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This past Shabbos the Valley Village Jewish community was treated to a wonderful presentation by community member Alex Stzuden on Rav Joseph Soloveitchik. This is part of the “Rabi Mori: My Rabbi, My Teacher” series at Shaarey Zedek and the brain child of our V.P. of Education, Luisa Latham. This was the first one I was able to attend, but have heard all the presentations have been well received. The series is a weekly shiur on Shabbos afternoon focused on great Rabbinic leaders given by a community member who has a personal connection with the particular Rabbi and expertise. This Shabbos, Alex did a fantastic job and gave over a very meaningful and understandable synopsis of the Rav’s life, Halachic and Hashkafic views and the Rav’s great influence on Orthodox Jewry.

At the end of his presentation he was asked a few questions, one of which was a recommendation for where to start if interested in learning the Rav’s teachings. While many are familiar with the Rav’s seminal works like The Lonely Man of Faith and Halakhic Man, Alex, while strongly recommending these, rightfully suggested starting with the Rav’s articles as they tend to be more accessible. He also mentioned a recent TED talk by New York Times Op-Ed columnist David Brooks who used the thesis of Lonely Man of Faith as his core source, which I think is also a perfect place to start. It is five minutes, powerful and not only shows the depth of the Rav’s teachings, but the reach it continues to have in the world we live in. Enjoy it and below the video are articles Alex suggested to read, his books and a couple of resources I have enjoyed.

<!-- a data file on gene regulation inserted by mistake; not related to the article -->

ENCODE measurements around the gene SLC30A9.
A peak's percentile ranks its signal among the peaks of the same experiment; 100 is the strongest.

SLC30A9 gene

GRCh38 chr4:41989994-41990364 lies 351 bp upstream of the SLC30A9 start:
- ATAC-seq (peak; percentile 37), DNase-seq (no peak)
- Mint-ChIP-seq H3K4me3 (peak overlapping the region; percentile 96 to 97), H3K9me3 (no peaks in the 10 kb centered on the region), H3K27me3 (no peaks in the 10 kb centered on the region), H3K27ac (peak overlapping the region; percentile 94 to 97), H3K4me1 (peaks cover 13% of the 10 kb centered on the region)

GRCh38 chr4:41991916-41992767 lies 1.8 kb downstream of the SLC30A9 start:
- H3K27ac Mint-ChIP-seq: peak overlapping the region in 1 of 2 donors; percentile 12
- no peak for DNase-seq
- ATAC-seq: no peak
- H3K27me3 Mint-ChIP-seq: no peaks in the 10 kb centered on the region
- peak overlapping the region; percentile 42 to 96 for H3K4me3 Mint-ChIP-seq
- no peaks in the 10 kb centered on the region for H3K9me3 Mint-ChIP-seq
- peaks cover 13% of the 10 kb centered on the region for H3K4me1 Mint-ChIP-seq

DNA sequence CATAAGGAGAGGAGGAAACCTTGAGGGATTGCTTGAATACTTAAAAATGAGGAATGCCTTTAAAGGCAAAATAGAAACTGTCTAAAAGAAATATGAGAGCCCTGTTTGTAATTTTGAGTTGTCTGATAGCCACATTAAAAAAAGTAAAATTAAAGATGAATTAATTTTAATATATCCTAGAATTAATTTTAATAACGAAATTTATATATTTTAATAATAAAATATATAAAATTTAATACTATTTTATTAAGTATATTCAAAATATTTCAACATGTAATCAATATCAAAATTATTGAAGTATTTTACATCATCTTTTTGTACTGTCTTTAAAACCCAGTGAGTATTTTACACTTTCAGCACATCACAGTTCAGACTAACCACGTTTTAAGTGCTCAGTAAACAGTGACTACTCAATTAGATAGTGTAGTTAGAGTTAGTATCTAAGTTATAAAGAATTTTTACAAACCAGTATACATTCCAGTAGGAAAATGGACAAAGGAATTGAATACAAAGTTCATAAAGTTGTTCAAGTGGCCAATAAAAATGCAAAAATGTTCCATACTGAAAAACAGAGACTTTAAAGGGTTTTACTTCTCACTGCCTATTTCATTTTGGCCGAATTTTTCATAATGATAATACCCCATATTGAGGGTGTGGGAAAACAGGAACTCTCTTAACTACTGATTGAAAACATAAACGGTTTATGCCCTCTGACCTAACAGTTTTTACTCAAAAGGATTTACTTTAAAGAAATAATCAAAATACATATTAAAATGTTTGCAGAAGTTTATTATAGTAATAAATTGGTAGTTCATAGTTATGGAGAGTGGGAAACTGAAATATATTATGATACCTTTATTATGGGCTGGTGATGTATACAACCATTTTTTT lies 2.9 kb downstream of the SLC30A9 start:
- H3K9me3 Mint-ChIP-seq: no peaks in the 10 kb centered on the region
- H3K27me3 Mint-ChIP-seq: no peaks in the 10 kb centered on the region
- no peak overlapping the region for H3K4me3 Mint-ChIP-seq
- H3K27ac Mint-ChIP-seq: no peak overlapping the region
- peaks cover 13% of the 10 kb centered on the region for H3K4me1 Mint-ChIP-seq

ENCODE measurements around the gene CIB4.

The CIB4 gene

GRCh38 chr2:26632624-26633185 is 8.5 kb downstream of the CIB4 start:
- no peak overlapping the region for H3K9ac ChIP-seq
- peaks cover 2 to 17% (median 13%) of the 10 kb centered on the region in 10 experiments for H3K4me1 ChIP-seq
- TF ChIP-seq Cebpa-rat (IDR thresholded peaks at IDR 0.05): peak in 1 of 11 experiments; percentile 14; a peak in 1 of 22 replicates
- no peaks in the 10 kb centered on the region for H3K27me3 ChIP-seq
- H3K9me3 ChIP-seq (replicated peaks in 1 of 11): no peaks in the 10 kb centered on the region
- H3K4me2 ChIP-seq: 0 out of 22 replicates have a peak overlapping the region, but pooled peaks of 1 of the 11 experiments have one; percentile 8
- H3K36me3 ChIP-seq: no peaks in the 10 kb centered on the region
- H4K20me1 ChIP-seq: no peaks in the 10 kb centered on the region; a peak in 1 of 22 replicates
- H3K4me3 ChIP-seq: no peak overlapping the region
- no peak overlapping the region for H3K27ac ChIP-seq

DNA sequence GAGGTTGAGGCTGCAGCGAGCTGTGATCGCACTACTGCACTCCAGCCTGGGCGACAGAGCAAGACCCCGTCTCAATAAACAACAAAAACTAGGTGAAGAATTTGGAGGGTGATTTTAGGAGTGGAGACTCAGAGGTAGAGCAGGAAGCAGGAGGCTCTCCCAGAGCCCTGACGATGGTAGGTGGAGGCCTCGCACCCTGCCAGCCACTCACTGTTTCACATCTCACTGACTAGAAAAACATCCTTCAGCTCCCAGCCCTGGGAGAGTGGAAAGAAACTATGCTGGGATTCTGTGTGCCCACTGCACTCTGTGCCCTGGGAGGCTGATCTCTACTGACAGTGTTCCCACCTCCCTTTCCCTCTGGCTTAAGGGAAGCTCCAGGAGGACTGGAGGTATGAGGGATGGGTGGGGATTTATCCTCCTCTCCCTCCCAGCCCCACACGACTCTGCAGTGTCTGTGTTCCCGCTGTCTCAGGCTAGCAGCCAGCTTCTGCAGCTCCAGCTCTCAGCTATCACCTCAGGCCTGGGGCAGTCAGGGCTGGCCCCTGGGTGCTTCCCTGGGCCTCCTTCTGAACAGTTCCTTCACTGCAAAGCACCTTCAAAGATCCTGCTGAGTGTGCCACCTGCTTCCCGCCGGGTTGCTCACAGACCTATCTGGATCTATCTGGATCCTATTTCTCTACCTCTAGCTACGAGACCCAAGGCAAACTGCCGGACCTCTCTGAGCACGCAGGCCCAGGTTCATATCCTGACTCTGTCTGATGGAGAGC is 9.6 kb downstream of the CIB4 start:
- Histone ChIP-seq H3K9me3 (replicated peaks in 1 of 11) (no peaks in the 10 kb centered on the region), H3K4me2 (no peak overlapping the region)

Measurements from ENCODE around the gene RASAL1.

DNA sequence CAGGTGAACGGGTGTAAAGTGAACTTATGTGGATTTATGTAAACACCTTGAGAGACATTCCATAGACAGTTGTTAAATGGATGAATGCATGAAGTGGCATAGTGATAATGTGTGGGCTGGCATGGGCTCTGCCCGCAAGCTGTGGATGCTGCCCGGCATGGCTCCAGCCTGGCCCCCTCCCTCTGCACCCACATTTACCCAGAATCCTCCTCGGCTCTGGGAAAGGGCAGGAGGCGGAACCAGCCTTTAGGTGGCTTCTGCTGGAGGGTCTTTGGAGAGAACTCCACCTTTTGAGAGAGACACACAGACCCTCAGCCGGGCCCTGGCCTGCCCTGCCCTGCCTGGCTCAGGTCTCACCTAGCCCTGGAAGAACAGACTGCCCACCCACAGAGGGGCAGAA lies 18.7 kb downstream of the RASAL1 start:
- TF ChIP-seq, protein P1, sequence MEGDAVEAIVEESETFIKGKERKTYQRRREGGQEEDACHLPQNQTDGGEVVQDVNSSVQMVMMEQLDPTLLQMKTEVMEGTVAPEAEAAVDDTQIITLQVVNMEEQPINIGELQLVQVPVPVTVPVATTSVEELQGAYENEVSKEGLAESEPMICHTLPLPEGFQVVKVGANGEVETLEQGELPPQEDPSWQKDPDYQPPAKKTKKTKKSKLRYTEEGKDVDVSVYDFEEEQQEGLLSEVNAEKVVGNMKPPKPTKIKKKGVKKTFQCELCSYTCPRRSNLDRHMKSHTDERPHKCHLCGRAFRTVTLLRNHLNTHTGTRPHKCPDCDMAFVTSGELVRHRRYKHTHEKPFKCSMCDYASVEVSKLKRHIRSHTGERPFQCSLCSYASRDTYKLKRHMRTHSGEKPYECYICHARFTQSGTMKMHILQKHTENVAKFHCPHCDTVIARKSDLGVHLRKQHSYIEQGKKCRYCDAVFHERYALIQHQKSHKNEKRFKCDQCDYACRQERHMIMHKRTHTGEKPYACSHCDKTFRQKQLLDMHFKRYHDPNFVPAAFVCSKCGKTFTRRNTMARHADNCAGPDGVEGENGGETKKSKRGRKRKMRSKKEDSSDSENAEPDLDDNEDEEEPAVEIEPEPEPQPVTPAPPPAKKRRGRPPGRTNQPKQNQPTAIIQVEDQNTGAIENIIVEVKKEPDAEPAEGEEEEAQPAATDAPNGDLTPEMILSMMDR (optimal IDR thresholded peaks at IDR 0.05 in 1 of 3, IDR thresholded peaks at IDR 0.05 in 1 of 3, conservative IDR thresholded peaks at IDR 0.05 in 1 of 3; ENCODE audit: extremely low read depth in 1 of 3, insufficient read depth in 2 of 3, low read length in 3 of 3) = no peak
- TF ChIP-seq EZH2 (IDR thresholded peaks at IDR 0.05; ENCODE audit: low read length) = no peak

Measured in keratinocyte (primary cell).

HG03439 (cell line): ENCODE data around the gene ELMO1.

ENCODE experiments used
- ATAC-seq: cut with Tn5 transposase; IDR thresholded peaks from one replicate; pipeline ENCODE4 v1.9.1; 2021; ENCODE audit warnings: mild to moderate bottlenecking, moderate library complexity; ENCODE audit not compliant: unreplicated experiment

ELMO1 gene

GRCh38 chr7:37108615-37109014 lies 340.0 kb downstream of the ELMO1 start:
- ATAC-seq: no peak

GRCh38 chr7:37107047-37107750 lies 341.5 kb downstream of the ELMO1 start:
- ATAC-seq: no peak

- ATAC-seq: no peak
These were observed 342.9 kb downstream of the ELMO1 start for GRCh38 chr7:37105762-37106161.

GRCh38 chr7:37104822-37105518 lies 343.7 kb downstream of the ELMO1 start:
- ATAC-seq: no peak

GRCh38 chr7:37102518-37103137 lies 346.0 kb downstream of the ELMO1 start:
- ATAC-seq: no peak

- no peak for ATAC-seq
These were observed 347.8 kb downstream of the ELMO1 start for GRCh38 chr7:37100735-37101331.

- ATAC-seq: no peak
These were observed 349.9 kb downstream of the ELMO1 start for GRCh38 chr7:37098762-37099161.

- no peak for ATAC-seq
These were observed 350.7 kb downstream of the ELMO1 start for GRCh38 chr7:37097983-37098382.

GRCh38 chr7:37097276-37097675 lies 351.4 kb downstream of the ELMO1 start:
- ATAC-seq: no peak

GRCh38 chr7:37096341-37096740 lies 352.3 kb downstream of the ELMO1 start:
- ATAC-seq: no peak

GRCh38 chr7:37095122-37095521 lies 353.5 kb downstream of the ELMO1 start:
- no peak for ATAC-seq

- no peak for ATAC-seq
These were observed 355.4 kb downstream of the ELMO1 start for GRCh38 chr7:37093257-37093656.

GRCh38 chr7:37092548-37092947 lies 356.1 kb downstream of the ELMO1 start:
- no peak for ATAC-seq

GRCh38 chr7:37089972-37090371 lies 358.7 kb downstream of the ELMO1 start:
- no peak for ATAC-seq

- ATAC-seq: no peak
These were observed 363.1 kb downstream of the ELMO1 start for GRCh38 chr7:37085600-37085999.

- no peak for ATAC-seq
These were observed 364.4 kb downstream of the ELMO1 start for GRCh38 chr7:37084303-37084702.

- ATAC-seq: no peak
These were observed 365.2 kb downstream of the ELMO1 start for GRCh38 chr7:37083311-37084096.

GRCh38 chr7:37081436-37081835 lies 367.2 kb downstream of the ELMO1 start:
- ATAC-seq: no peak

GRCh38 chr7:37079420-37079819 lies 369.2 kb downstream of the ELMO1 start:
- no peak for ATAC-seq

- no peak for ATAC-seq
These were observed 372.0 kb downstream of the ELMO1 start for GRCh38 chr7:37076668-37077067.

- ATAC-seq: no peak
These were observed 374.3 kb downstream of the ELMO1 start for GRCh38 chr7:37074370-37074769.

Here are three articles published in Tradition,  that Alex suggested as a good place to start.

These articles and more are available for free at the Tradition website. Click here to access the issue featuring the Rav’s articles.

Another article I have enjoyed on education is by Rabbi Tzvi Pittinsky titled “The Role of Teacher and Student in Jewish Education According to Rabbi Joseph B. Soloveitchik.”

Here are likely the two most famous works by the Rav:

I also recommend the Chumash Mesoras Harav which is a Chumash with commentary based on the Rav’s teachings. It gleans from the Rav’s various works so it is also a wonderful primer for those new to the Rav as well. It is currently only available for Bereishis.

You can find a more comprehensive list of the Rav’s writing at TheRav.net

 

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